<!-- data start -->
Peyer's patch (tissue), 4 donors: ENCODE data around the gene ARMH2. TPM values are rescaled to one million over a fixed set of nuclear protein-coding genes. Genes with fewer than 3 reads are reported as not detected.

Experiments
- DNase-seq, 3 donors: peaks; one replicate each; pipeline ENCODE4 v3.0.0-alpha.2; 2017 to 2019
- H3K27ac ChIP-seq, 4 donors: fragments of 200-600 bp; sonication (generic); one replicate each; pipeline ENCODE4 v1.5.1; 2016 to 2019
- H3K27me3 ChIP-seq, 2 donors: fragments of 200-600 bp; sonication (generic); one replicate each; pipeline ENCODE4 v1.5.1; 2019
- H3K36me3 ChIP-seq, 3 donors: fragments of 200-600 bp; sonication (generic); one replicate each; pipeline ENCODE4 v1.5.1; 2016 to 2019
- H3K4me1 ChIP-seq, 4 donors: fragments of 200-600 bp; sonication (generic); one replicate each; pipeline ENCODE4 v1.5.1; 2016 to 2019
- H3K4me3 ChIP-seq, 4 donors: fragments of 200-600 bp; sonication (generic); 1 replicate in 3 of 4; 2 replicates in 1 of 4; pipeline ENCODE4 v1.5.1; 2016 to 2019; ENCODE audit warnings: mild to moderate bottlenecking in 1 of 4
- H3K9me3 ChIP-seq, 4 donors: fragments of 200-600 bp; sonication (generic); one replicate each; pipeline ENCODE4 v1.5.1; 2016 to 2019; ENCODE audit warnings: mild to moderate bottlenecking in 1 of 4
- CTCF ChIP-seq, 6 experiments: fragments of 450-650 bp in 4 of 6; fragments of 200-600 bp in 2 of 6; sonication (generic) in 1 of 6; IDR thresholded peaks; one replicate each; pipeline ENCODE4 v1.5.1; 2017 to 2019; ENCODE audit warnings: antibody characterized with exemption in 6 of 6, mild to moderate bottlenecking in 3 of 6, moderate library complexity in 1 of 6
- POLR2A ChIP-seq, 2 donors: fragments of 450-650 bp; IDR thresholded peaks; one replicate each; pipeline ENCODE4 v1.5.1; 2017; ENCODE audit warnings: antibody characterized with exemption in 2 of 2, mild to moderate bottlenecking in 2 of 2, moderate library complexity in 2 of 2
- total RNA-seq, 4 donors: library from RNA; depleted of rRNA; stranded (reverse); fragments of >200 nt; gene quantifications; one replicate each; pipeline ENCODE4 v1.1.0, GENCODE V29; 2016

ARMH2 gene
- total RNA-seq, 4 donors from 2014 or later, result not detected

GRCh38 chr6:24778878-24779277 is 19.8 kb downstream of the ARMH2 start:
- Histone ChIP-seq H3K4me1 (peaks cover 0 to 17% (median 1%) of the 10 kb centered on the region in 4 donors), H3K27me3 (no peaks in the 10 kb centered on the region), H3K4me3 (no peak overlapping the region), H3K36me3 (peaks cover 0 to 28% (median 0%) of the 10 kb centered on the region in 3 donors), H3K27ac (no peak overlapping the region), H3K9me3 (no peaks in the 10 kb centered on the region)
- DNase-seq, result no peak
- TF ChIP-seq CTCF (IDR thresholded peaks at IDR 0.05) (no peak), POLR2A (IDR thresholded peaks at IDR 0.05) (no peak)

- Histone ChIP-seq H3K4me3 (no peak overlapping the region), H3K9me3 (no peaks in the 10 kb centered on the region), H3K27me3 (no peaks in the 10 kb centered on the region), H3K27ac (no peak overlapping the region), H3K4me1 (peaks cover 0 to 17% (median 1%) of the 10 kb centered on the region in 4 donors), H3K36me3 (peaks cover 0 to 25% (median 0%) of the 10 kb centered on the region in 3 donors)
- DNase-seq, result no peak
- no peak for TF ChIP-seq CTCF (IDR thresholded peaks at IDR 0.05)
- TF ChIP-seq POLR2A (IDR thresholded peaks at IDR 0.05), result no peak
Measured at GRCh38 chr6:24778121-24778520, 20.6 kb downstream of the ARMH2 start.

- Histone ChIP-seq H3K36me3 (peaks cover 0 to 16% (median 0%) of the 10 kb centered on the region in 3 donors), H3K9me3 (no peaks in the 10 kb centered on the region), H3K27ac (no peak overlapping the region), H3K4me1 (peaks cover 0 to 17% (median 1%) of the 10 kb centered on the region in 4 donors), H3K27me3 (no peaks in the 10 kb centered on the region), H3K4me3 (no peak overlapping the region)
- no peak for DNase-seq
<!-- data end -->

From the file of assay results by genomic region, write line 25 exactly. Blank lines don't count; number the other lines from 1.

- no peak for DNase-seq